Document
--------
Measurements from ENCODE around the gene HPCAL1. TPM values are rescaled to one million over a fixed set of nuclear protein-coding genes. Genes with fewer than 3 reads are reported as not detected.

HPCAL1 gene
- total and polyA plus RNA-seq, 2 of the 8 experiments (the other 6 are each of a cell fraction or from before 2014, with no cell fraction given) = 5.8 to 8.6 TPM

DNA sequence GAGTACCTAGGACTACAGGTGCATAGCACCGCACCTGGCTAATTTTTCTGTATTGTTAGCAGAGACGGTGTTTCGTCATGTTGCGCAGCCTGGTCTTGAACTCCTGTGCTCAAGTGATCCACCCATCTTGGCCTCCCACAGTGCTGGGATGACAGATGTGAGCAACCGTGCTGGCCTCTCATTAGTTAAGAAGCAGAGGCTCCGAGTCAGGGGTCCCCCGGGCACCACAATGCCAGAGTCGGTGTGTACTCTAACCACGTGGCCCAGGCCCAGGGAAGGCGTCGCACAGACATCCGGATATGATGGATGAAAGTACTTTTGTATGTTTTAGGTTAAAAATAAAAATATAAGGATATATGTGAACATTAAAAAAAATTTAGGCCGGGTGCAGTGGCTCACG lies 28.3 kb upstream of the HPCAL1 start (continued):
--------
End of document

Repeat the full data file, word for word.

Measurements from ENCODE around the gene HPCAL1. TPM values are rescaled to one million over a fixed set of nuclear protein-coding genes. Genes with fewer than 3 reads are reported as not detected.

HPCAL1 gene
- total and polyA plus RNA-seq, 2 of the 8 experiments (the other 6 are each of a cell fraction or from before 2014, with no cell fraction given) = 5.8 to 8.6 TPM

DNA sequence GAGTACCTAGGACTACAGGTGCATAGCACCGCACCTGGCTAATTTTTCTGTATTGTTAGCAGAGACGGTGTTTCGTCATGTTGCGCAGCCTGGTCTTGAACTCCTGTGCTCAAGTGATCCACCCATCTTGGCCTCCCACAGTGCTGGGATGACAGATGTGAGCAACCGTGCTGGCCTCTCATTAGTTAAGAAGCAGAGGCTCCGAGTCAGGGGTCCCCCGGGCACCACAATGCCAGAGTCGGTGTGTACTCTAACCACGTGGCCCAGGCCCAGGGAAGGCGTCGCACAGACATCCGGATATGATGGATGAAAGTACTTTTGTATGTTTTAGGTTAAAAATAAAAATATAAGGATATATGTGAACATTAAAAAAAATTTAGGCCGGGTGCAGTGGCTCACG lies 28.3 kb upstream of the HPCAL1 start (continued):